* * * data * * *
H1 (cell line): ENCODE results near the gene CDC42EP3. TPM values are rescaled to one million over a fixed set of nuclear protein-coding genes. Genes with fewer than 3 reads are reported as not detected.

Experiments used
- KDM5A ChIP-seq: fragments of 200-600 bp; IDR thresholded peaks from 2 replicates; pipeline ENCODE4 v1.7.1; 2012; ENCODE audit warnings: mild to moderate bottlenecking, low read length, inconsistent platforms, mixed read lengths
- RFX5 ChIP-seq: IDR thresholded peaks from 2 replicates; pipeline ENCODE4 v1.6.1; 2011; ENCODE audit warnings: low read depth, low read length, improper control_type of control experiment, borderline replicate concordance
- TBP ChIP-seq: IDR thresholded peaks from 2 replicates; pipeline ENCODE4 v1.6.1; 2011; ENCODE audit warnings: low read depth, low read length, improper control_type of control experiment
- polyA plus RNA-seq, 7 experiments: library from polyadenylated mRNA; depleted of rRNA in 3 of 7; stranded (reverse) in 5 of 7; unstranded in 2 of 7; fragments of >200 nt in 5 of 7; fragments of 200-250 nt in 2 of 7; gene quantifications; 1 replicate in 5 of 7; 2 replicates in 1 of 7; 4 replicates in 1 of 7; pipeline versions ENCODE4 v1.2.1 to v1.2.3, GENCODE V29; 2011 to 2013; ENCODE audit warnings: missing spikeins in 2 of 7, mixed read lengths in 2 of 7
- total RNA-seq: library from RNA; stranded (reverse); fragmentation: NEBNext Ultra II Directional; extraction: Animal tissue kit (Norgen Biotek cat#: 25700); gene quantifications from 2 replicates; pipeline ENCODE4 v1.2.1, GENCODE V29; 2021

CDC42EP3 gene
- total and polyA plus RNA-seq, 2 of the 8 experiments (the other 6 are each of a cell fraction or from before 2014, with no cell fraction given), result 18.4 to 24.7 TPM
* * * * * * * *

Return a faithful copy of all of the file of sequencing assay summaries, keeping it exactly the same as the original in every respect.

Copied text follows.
H1 (cell line): ENCODE results near the gene CDC42EP3. TPM values are rescaled to one million over a fixed set of nuclear protein-coding genes. Genes with fewer than 3 reads are reported as not detected.

Experiments used
- KDM5A ChIP-seq: fragments of 200-600 bp; IDR thresholded peaks from 2 replicates; pipeline ENCODE4 v1.7.1; 2012; ENCODE audit warnings: mild to moderate bottlenecking, low read length, inconsistent platforms, mixed read lengths
- RFX5 ChIP-seq: IDR thresholded peaks from 2 replicates; pipeline ENCODE4 v1.6.1; 2011; ENCODE audit warnings: low read depth, low read length, improper control_type of control experiment, borderline replicate concordance
- TBP ChIP-seq: IDR thresholded peaks from 2 replicates; pipeline ENCODE4 v1.6.1; 2011; ENCODE audit warnings: low read depth, low read length, improper control_type of control experiment
- polyA plus RNA-seq, 7 experiments: library from polyadenylated mRNA; depleted of rRNA in 3 of 7; stranded (reverse) in 5 of 7; unstranded in 2 of 7; fragments of >200 nt in 5 of 7; fragments of 200-250 nt in 2 of 7; gene quantifications; 1 replicate in 5 of 7; 2 replicates in 1 of 7; 4 replicates in 1 of 7; pipeline versions ENCODE4 v1.2.1 to v1.2.3, GENCODE V29; 2011 to 2013; ENCODE audit warnings: missing spikeins in 2 of 7, mixed read lengths in 2 of 7
- total RNA-seq: library from RNA; stranded (reverse); fragmentation: NEBNext Ultra II Directional; extraction: Animal tissue kit (Norgen Biotek cat#: 25700); gene quantifications from 2 replicates; pipeline ENCODE4 v1.2.1, GENCODE V29; 2021

CDC42EP3 gene
- total and polyA plus RNA-seq, 2 of the 8 experiments (the other 6 are each of a cell fraction or from before 2014, with no cell fraction given), result 18.4 to 24.7 TPM